“I want you girls to always remember this moment,” he said.
We agreed, and there was something inside of me that wondered if I would remember it. So many memories are constantly lost. I suppose if you tried to remember everything that happened in life, every meaningful moment, your mind might explode or fold into itself.
But I did remember it. Fifteen years later, I do still remember that moment. It made me want to purpose to remember more meaningful moments in life.
My sister recently drove to visit my husband and me in St. Joseph. The three of us went on a trail run while she was here at a trail that we had recently been frequenting. Although it still felt like you were running through a hot wet blanket, the trail was mostly covered by trees, a welcomed relief in the humid Midwest heat.
As we finished, it was dusk and we started heading back to our car. There was a grassy patch to the right of the path where the skinny trees were more sparse, and the ground kind of dipped down slightly, visually separating it from the trail. And in that patch, there were thousands of fireflies that seemed to come out of nowhere filling the entire area, their glow seeming to give out a much-needed warmth for our souls.
I am not the type of person who gets overly excited about things. I’m not a naysayer, or a particularly negative person, it just takes a lot to get my jaw-dropped. But at that moment, my mental jaw dropped. I felt like a kid again, like the adult mud that had been covering my eyes was wiped off, allowing me to see beauty once again.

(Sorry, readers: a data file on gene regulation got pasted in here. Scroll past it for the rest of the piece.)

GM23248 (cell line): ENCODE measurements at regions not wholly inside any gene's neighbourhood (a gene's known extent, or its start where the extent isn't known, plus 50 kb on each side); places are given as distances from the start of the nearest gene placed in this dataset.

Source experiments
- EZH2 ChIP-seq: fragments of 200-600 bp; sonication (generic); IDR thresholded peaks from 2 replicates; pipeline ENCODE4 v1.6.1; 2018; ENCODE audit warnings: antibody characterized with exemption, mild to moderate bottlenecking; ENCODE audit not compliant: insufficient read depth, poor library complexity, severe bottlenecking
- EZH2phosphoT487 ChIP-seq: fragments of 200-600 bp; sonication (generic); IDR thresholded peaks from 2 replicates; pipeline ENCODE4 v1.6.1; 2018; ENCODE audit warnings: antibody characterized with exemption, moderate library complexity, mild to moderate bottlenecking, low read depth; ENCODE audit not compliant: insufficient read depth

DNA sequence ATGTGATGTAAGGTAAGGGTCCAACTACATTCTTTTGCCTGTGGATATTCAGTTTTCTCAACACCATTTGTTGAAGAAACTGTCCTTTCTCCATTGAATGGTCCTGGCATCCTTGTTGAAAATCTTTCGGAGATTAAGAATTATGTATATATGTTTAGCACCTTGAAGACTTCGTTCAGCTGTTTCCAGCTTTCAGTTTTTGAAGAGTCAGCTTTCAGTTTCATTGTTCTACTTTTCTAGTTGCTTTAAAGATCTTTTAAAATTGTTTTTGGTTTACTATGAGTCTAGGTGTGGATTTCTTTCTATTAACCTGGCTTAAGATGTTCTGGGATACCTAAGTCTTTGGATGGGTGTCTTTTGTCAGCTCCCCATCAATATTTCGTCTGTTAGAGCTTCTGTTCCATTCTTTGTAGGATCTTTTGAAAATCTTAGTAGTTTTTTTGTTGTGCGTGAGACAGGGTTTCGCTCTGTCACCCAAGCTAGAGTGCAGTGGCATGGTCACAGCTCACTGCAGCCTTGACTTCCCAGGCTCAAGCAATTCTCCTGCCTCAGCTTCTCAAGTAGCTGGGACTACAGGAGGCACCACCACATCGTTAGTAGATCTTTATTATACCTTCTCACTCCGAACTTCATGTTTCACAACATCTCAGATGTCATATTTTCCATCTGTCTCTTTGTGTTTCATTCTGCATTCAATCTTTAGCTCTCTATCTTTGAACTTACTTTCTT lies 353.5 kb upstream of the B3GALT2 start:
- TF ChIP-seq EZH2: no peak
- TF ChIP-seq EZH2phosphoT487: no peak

It was like floating glitter, the shiniest glitter you’ve ever seen, like a scene from a real-life fairy tale. I’ve never seen anything so amazing. Nevermind that they’re bioluminescent insects whose butts glow. That’s a miracle in itself. But even taking that for granted, I was blown away.
I stood there for several minutes, just staring at them in complete awe. I leaned over to my sister and asked her if she remembered what dad said when we were younger. She did.
“Never forget this moment, ok?” I said to her.
She nodded in agreement. We stood there for another several minutes until the dusk thickened even more, then walked back to our car.
It's moments like these that make me want to purpose to remember more. That if had just latched onto more moments like these, then maybe I would've kept more of those precious memories. A good reminder to live well, and not easily take those significant moments for granted.
~ ~ ~
Dedicated to my dad, Jerry Pollock, who continues to work hard and make sacrifices for our family, while somehow continuing to create meaningful and memorable moments that are unforgettable. Thanks for all you've done and continue to do, Dad. Love you.